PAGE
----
Provincial Ex hosts alternative events due to COVID-19

The Provincial Exhibition of Manitoba is hoping a lineup of smaller events can help mitigate the financial damage of cancellations

The historic dome building on the Keystone Centre grounds in Brandon.

The Provincial Exhibition of Manitoba is fighting for its financial life.

The organization has been forced to cancel its entire slate of Brandon-based fairs this year due to COVID-19.

The Provincial Exhibition of Manitoba hopes that a rush of small events will help take some of the sting out of losing all three major fairs to COVID-19 this year.

The Royal Manitoba Winter Fair was the first casualty. That was followed by the Manitoba Summer Fair and this fall’s Ag Ex.

The trio of cancellations have put the exhibition in dire financial straits, president Greg Crisanti said.

“We’re really in an awful position this year,” he said. “We are in the event business and without any events being able to happen because of the pandemic, financially, we are not doing well, like many others across the country.”

In early August, the Canadian Association of Fairs and Exhibitions (CAFE) said it was asking the federal government for $74 million in aid due to the financial hit from COVID-19.

A release from the Provincial Exhibition of Manitoba last month estimated that Brandon had missed out on $18 million in economic impact expected to be brought in by the cancelled events.

Looking for alternatives

The exhibition has since laid out a schedule of smaller events in the hopes of drumming up at least some fundraising this year.

The organization, in co-operation with local businesses in Brandon, rolled out a number of pickup barbecue dinners, 50/50 draws and similar events. Most recently, the exhibition organized a “giant yard sale” outside the Dome Building in the Keystone Centre fairgrounds.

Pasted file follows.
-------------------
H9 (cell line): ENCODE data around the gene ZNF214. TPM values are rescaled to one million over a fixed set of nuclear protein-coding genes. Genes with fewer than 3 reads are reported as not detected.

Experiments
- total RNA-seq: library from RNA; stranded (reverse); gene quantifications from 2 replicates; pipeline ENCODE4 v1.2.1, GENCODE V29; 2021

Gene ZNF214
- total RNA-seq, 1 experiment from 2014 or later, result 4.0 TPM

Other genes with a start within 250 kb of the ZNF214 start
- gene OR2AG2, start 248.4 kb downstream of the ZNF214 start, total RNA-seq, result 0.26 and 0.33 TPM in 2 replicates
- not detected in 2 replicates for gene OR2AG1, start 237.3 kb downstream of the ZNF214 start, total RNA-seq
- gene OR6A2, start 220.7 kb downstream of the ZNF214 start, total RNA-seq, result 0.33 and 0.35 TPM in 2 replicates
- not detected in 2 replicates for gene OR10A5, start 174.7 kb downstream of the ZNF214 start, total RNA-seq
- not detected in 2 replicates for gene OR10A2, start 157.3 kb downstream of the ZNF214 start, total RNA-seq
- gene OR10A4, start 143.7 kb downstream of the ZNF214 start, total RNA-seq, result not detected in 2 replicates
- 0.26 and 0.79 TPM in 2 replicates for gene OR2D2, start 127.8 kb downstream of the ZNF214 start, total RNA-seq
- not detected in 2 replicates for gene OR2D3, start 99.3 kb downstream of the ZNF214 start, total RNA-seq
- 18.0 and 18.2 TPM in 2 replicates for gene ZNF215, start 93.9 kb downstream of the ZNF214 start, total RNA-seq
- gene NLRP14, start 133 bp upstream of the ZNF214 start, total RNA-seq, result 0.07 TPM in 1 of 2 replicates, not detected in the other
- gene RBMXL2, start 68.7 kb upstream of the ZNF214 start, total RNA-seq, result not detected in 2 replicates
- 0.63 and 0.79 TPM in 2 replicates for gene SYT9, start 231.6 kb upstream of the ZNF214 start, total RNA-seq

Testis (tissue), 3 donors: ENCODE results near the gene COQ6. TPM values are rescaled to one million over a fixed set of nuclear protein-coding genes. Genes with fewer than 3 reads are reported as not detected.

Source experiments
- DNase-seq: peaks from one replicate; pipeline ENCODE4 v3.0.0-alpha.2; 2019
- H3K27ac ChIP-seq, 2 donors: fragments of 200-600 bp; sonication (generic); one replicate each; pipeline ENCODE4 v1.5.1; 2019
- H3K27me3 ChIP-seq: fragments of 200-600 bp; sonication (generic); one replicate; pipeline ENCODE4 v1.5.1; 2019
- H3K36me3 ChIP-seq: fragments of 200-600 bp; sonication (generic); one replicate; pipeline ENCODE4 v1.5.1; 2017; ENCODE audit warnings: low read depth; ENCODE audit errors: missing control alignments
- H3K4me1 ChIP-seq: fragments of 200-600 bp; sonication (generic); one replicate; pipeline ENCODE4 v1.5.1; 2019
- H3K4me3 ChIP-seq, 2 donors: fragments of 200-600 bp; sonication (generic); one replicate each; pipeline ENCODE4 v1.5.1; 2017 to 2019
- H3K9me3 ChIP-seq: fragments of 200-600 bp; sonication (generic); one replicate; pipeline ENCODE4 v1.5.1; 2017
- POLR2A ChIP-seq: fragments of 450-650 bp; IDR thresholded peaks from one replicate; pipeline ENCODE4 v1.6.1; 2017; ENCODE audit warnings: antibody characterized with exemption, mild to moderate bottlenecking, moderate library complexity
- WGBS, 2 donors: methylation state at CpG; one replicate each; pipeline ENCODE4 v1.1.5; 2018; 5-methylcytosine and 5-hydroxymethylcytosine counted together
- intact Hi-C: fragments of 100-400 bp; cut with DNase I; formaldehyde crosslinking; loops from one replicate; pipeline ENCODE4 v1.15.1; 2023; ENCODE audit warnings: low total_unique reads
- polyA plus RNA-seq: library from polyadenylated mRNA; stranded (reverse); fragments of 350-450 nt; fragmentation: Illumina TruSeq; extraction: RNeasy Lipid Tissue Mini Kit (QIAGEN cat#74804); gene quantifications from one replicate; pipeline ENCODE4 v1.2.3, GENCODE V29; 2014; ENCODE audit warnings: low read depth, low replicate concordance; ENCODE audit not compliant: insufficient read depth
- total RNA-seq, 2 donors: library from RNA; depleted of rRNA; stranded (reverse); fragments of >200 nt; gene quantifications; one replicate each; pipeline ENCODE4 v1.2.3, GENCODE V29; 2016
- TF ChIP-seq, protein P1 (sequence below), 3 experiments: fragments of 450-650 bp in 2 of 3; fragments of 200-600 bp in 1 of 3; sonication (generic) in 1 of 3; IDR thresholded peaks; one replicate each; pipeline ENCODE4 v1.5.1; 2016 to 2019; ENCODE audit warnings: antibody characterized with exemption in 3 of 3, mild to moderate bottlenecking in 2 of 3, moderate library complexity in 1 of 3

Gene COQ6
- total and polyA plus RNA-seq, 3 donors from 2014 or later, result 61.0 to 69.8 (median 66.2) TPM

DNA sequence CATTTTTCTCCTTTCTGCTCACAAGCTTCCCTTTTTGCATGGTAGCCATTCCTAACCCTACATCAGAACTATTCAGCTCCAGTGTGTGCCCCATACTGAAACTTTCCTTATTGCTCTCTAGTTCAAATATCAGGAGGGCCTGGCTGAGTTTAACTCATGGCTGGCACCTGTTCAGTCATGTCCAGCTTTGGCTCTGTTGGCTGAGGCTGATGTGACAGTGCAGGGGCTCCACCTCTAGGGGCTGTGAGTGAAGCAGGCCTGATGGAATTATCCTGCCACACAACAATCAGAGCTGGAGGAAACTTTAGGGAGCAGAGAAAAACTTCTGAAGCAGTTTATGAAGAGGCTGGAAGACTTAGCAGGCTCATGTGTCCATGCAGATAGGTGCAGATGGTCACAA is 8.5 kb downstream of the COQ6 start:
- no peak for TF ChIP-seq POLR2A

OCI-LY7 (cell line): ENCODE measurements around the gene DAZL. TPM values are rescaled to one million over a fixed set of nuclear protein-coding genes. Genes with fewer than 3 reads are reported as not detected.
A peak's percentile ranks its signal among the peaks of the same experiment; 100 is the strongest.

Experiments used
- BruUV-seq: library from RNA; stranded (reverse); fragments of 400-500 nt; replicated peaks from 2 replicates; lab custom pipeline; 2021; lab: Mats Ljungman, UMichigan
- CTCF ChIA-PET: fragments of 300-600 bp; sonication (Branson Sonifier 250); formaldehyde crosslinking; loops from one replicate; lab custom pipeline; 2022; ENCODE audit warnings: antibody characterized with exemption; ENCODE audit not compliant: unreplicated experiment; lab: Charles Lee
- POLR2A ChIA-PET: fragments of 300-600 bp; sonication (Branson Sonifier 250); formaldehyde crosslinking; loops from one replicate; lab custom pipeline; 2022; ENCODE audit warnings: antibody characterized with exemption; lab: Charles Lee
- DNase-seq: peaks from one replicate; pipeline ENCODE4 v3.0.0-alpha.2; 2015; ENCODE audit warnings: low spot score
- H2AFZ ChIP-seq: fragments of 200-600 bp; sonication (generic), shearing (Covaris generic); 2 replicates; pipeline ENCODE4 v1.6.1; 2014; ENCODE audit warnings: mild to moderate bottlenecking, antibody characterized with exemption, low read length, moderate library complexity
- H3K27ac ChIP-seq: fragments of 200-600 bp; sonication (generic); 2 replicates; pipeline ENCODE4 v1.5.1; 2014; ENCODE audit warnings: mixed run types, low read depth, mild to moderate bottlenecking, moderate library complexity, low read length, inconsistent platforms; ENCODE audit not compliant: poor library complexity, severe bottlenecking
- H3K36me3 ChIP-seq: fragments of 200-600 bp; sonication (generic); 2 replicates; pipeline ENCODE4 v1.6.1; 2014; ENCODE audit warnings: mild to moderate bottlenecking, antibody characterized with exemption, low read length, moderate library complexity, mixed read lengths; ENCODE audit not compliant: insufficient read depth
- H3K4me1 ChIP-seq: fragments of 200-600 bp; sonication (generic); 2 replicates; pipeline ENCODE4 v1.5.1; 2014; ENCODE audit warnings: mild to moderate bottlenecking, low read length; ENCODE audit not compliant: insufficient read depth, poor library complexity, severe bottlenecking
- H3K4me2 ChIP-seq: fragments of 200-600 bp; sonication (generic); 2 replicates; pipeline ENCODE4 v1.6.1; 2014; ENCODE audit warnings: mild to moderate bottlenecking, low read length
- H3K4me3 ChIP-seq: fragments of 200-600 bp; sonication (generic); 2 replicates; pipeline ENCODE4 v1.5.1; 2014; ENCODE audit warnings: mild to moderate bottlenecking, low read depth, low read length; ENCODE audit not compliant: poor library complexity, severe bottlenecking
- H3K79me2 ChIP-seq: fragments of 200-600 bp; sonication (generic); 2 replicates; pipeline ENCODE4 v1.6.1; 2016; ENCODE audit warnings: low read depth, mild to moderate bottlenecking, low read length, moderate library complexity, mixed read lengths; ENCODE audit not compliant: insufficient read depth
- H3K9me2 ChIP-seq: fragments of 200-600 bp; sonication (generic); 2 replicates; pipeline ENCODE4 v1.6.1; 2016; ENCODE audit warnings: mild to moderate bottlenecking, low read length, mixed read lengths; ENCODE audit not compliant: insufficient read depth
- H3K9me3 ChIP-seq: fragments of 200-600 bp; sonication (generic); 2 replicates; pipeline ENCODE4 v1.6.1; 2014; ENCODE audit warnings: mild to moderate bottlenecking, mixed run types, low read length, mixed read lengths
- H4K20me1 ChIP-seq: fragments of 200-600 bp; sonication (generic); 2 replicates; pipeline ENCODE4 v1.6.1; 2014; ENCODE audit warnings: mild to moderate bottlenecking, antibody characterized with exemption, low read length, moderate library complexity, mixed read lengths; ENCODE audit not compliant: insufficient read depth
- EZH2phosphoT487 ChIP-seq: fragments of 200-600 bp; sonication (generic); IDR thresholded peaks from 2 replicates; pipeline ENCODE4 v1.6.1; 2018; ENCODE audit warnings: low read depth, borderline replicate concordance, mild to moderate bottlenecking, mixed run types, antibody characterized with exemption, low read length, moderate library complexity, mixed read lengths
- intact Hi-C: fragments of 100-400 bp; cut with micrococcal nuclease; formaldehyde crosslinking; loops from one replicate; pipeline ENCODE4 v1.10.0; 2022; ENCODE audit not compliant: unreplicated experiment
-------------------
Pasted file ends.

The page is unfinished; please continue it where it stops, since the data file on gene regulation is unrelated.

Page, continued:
The next such event will also take over the area in and around the Dome Building. The exhibition has announced an outdoor market for the venue to be held Oct. 17-18.

“We’re hoping to have some hayrides, a pumpkin patch, food vendors, things like that — of course, all adhering to the current public health guidelines,” Crisanti said.

Nationally, CAFE has also organized a weekly online 50/50 draw in hopes of drawing support for its members, including the Provincial Exhibition of Manitoba.

The province downgraded the Prairie Mountain Health Region’s COVID-19 status back to “caution” as of Sept. 18. The region had been upgraded to “restricted” status in August after a noted spike of cases in western Manitoba. As of Aug. 27, active cases within the city of Brandon had grown to 126.

As of Sept. 18, active cases in the Prairie Mountain Health Region had fallen back down to 38, including 22 in Brandon.

The easing of restrictions included a lift of the region’s mask mandate for public indoor spaces and public gatherings, although masks are still highly recommended. Likewise, caps on public gatherings eased back to 50 people indoors and 100 people outdoors. Under “restricted” status, both indoor and outdoor gatherings had been limited to 10 people.

The period of heightened restrictions did scale back the exhibition’s already small-scale event plans during that time, Crisanti said.

The exhibition’s attention now turns to future event planning.

It is unclear whether next year’s Royal Manitoba Winter Fair can go ahead, Crisanti said, although organizers are discussing options should that event also land on the chopping block.

“It’s still uncertain and we’re talking about it lots around our boardroom table, what that event might look like and what we can do in lieu of the Royal Manitoba Winter Fair if that event is not able to proceed,” he said.

About the author


Alexis Stockford

Alexis Stockford is a journalist and photographer with the Manitoba Co-operator. She previously reported with the Morden Times and was news editor of  campus newspaper, The Omega, at Thompson Rivers University in Kamloops, BC. She grew up on a mixed farm near Miami, Man.



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